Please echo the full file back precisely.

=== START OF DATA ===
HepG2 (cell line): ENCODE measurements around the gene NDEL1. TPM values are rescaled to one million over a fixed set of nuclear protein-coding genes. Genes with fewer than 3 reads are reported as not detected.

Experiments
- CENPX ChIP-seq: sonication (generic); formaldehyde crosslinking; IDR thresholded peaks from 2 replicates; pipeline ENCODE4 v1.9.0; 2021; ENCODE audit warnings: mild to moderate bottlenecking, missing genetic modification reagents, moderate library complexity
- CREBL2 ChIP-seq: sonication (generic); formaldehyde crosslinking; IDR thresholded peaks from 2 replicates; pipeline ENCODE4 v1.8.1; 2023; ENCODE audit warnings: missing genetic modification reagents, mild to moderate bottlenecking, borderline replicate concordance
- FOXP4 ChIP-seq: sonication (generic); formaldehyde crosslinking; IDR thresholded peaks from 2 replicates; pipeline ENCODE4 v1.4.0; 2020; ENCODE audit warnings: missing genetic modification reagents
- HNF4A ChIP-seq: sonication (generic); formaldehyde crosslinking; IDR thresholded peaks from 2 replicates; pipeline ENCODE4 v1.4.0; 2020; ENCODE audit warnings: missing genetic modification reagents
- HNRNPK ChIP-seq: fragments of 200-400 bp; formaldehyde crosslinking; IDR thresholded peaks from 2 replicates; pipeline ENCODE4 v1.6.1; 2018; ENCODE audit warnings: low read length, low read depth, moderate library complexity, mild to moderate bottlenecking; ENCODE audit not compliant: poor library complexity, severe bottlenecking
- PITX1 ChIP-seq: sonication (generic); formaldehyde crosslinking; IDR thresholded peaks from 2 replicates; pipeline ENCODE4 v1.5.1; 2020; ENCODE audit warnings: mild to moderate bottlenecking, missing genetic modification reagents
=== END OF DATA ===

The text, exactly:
HepG2 (cell line): ENCODE measurements around the gene NDEL1. TPM values are rescaled to one million over a fixed set of nuclear protein-coding genes. Genes with fewer than 3 reads are reported as not detected.

Experiments
- CENPX ChIP-seq: sonication (generic); formaldehyde crosslinking; IDR thresholded peaks from 2 replicates; pipeline ENCODE4 v1.9.0; 2021; ENCODE audit warnings: mild to moderate bottlenecking, missing genetic modification reagents, moderate library complexity
- CREBL2 ChIP-seq: sonication (generic); formaldehyde crosslinking; IDR thresholded peaks from 2 replicates; pipeline ENCODE4 v1.8.1; 2023; ENCODE audit warnings: missing genetic modification reagents, mild to moderate bottlenecking, borderline replicate concordance
- FOXP4 ChIP-seq: sonication (generic); formaldehyde crosslinking; IDR thresholded peaks from 2 replicates; pipeline ENCODE4 v1.4.0; 2020; ENCODE audit warnings: missing genetic modification reagents
- HNF4A ChIP-seq: sonication (generic); formaldehyde crosslinking; IDR thresholded peaks from 2 replicates; pipeline ENCODE4 v1.4.0; 2020; ENCODE audit warnings: missing genetic modification reagents
- HNRNPK ChIP-seq: fragments of 200-400 bp; formaldehyde crosslinking; IDR thresholded peaks from 2 replicates; pipeline ENCODE4 v1.6.1; 2018; ENCODE audit warnings: low read length, low read depth, moderate library complexity, mild to moderate bottlenecking; ENCODE audit not compliant: poor library complexity, severe bottlenecking
- PITX1 ChIP-seq: sonication (generic); formaldehyde crosslinking; IDR thresholded peaks from 2 replicates; pipeline ENCODE4 v1.5.1; 2020; ENCODE audit warnings: mild to moderate bottlenecking, missing genetic modification reagents